ScarCruft Hackers Exploit Ably Service for Stealthy Wiretapping Attacks

The North Korean hacking group ScarCruft, which is believed to be sponsored by the North Korean Ministry of State Security (MSS), has recently been observed using a new form of malware designed to steal information. This malware includes previously unknown wiretapping capabilities and a backdoor created using the programming language Golang, exploiting the Ably real-time messaging service.

According to a technical report from the AhnLab Security Emergency response Center (ASEC), ScarCruft utilized the Golang backdoor to send commands, utilizing the Ably service. The necessary API key for command communication was found stored in a GitHub repository.

ScarCruft has been active since at least 2012 and is known for its spear-phishing tactics and use of various custom tools to gather sensitive data. In a recent attack detected by ASEC in May 2023, the group employed a Microsoft Compiled HTML Help (.CHM) file sent via email. When the file was opened, it connected to a remote server to download a PowerShell-based malware called Chinotto. Chinotto not only establishes persistence but also retrieves additional payloads, including a backdoor named AblyGo (also known as SidLevel by Kaspersky) that exploits the Ably API service for command-and-control purposes.

Additionally, the AblyGo backdoor serves as a pathway for executing a malware known as FadeStealer, which is specifically designed to steal information. FadeStealer possesses various functionalities, including capturing screenshots, extracting data from removable devices and smartphones, logging keystrokes, and recording audio using the microphone.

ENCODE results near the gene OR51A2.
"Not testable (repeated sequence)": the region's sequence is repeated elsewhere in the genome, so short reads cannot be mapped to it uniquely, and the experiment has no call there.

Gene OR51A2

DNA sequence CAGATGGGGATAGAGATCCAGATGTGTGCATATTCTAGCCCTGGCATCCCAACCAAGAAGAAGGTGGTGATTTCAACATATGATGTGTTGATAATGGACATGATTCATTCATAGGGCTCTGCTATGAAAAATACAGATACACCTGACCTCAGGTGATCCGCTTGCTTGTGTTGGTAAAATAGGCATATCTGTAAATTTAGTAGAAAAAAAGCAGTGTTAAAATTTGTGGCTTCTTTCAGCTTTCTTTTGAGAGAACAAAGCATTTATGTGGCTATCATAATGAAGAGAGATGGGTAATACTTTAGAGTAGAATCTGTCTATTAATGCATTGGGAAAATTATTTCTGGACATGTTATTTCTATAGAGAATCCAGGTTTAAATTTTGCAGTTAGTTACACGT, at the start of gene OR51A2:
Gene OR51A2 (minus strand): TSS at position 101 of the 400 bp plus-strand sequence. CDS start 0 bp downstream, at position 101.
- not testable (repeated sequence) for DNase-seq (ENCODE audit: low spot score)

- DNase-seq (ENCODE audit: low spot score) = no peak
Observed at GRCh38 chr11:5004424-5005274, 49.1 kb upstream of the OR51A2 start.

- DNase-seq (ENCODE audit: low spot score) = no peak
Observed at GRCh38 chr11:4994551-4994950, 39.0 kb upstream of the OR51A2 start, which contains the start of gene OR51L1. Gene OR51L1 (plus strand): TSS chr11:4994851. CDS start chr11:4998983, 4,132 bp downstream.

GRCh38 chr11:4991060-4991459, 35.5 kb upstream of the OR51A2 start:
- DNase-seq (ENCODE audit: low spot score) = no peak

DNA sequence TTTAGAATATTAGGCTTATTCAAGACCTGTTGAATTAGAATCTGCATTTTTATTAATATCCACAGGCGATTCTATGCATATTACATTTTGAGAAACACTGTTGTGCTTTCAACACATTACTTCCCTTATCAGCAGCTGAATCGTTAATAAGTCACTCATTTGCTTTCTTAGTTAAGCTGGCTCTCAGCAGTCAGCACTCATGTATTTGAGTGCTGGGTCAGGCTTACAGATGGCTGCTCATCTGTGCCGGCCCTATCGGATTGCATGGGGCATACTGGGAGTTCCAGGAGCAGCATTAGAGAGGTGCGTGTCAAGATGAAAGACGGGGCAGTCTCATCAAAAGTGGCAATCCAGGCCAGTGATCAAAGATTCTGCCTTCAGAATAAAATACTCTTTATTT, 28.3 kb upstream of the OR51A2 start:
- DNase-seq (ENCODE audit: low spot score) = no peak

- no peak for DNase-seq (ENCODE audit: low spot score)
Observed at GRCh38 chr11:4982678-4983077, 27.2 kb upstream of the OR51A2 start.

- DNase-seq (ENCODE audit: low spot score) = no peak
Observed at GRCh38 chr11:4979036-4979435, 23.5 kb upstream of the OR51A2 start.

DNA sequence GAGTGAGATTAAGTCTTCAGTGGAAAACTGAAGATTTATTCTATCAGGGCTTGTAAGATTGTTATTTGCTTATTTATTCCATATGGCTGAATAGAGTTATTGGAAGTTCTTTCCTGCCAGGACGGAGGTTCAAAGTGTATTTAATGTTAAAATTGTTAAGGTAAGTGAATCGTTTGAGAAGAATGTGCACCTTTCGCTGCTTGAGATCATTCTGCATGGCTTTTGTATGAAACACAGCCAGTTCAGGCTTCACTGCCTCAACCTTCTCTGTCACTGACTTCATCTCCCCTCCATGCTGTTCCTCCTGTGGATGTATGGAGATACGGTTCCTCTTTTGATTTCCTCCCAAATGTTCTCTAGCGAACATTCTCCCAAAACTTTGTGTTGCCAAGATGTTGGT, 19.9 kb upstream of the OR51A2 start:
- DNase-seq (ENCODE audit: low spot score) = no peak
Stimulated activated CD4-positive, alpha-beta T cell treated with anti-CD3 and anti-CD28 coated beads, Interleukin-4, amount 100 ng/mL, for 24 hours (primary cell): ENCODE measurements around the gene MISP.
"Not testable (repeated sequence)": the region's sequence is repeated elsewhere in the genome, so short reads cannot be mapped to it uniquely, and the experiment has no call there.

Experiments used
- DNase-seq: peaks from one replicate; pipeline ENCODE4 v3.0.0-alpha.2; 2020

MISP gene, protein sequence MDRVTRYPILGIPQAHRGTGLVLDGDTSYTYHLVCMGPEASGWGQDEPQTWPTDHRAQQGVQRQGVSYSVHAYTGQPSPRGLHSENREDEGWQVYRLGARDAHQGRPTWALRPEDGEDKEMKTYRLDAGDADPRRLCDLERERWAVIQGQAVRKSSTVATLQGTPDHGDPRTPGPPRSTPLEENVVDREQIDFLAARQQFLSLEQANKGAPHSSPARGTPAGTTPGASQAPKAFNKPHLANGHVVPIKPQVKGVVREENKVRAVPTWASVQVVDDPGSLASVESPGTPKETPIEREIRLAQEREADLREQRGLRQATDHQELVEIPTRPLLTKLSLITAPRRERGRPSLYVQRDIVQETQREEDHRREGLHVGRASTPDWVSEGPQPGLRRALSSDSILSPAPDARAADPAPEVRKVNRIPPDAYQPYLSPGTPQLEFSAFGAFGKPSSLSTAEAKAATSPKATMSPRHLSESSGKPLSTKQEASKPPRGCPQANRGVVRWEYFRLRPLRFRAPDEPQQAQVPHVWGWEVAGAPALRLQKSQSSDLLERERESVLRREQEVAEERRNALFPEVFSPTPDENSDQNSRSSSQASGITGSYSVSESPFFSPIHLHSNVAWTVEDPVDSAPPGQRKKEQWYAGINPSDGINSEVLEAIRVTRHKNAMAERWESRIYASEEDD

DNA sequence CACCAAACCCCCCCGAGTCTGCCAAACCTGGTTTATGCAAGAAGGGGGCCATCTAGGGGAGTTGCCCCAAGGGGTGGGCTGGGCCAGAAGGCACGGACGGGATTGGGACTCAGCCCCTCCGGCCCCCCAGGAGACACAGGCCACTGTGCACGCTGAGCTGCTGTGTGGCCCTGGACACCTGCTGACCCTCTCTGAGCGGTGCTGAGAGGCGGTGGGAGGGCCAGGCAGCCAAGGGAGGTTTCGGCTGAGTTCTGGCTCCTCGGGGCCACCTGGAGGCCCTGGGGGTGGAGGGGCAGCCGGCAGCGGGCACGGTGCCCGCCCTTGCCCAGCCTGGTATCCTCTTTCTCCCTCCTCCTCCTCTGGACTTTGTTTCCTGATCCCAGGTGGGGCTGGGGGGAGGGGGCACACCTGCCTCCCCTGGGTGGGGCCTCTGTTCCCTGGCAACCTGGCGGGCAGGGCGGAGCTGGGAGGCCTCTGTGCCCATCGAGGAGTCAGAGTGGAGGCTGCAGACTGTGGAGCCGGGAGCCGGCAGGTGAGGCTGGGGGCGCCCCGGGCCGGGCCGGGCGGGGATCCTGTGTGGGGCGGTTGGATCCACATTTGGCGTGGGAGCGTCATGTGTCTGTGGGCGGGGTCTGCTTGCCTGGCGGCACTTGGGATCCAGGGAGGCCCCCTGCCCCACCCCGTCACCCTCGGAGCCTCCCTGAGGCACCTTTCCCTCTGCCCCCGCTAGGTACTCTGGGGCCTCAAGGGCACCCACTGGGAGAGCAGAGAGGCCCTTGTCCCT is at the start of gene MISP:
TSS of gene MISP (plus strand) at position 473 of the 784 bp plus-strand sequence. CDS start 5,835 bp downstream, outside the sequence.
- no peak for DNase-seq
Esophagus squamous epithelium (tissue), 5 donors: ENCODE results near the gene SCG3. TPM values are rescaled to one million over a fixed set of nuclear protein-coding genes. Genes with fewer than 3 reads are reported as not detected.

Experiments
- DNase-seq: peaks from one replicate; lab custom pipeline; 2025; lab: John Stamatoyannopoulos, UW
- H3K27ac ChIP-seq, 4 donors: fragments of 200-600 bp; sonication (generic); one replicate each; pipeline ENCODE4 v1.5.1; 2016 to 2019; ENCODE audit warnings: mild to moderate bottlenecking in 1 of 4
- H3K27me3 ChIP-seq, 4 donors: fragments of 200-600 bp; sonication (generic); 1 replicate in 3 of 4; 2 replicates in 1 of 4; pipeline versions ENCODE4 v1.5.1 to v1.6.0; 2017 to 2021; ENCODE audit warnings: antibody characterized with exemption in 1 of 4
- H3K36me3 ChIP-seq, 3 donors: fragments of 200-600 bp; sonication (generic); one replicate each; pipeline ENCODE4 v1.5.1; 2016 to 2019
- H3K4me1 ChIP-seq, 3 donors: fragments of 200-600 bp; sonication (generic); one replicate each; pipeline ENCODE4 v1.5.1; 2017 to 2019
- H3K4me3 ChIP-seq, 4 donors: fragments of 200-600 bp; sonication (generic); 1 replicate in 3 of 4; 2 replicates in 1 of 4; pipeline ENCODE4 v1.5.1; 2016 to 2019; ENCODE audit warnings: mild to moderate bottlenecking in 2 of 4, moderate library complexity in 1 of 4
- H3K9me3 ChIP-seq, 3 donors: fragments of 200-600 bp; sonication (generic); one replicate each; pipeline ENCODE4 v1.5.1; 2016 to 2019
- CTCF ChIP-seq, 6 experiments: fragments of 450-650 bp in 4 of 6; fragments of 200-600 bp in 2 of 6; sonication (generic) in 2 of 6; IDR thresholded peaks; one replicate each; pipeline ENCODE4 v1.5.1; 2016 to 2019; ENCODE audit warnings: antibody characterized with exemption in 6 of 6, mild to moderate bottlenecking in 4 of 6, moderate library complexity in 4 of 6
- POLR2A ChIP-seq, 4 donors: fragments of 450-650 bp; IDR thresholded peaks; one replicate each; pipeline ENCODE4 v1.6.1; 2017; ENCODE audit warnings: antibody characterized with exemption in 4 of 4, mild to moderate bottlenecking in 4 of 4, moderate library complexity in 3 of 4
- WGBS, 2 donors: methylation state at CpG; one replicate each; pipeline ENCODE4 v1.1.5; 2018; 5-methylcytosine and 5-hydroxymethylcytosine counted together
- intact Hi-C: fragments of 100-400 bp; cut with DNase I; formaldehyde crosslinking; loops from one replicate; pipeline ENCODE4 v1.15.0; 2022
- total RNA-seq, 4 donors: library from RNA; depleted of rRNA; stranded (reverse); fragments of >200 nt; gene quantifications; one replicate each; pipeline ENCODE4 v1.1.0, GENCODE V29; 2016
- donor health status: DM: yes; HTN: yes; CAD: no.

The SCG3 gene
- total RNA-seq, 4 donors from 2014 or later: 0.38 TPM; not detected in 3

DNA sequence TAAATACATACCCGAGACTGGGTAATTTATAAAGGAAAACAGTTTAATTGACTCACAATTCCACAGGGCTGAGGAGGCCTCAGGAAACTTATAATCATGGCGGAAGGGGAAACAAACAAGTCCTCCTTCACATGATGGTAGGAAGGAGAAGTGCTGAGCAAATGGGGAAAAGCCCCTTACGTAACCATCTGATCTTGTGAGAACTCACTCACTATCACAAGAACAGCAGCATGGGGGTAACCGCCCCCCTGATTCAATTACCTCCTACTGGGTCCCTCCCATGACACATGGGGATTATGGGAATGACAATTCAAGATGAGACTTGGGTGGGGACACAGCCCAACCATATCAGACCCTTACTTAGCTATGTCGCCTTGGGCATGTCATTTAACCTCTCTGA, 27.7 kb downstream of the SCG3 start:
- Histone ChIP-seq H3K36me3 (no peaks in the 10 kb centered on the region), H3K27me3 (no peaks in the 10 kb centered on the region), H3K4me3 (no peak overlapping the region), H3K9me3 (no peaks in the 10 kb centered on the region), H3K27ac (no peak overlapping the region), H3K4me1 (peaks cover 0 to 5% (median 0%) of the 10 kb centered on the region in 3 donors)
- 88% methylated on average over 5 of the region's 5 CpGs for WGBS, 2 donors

According to ASEC, the RedEyes group is responsible for these attacks, specifically targeting individuals such as North Korean defectors, human rights activists, and university professors. Their main objective revolves around stealing information.

It is important to note that unauthorized surveillance of individuals in South Korea is considered a violation of privacy and is strictly regulated by relevant laws. Despite these regulations, the threat actor managed to monitor all activities performed by the victims on their computers and even engaged in wiretapping activities.

Not only ScarCruft, but other North Korea-affiliated groups like Kimsuky have also utilized CHM files in their operations. Recently, SentinelOne disclosed a campaign by Kimsuky that employed CHM files to deliver a reconnaissance tool called RandomQuery.

ASEC has identified a new series of attacks where CHM files are configured to drop a BAT file. This BAT file is then used to download further malware and extract user information from the compromised host.

Spear-phishing has been Kimsuky’s preferred method of initial access for over a decade. The group conducts extensive research and meticulous preparation before launching their attacks, as noted in an advisory from U.S. and South Korean intelligence agencies.

These findings are consistent with the Lazarus Group’s activities, which involve actively exploiting security vulnerabilities in widely used software such as INISAFE CrossWeb EX, MagicLine4NX, TCO!Stream, and VestCert. The Lazarus Group employs these tactics to breach companies in South Korea and deploy malware.